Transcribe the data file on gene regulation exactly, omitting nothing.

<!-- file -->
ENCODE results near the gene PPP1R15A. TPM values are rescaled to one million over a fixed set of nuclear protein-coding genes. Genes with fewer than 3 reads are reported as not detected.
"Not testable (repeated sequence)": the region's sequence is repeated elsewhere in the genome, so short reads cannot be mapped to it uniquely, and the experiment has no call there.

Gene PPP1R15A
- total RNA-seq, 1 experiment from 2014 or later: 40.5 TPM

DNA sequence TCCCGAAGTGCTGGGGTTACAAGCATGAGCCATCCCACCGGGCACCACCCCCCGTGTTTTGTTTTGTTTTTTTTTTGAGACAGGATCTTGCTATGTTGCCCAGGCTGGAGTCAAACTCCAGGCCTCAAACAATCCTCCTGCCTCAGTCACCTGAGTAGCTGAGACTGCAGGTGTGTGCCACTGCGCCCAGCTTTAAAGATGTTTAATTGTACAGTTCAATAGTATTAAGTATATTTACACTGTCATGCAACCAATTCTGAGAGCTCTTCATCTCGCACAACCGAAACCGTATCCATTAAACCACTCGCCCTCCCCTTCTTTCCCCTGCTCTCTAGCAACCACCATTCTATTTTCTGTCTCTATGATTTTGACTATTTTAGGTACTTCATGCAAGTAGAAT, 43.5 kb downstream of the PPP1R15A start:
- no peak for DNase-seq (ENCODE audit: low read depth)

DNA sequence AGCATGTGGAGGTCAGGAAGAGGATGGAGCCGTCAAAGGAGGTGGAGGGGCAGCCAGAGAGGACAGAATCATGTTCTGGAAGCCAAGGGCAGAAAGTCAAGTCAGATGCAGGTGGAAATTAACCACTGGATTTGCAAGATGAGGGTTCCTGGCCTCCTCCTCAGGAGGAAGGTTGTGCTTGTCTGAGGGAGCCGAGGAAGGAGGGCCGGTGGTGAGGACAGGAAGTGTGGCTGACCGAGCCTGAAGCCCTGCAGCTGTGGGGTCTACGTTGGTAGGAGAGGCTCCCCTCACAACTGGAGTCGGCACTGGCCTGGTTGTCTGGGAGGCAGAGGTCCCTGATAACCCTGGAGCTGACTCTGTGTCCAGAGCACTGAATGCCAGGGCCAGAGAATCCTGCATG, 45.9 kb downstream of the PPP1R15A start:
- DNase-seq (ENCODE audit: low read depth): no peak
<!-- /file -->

ENCODE results near the gene PPP1R15A. TPM values are rescaled to one million over a fixed set of nuclear protein-coding genes. Genes with fewer than 3 reads are reported as not detected.
"Not testable (repeated sequence)": the region's sequence is repeated elsewhere in the genome, so short reads cannot be mapped to it uniquely, and the experiment has no call there.

Gene PPP1R15A
- total RNA-seq, 1 experiment from 2014 or later: 40.5 TPM

DNA sequence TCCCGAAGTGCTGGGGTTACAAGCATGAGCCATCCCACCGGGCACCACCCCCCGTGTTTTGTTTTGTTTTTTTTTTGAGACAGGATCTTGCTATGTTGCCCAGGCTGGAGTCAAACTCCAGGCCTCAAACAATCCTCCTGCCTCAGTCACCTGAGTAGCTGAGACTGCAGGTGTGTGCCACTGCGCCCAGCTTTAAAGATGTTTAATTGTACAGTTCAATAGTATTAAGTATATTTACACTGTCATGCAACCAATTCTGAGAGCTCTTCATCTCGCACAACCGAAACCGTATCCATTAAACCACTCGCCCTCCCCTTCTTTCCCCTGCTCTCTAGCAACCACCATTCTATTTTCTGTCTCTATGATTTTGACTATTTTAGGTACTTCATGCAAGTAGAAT, 43.5 kb downstream of the PPP1R15A start:
- no peak for DNase-seq (ENCODE audit: low read depth)

DNA sequence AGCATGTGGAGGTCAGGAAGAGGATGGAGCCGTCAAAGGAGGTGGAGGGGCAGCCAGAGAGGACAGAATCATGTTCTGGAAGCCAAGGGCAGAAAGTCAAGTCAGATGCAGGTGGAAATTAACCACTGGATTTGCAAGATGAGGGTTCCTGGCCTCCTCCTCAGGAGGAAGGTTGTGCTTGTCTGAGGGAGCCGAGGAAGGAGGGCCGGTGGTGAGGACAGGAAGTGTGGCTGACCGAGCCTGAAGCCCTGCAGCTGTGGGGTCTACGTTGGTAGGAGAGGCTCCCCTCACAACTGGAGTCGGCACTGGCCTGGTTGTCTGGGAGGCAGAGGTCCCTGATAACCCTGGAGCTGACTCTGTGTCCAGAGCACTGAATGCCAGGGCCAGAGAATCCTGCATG, 45.9 kb downstream of the PPP1R15A start:
- DNase-seq (ENCODE audit: low read depth): no peak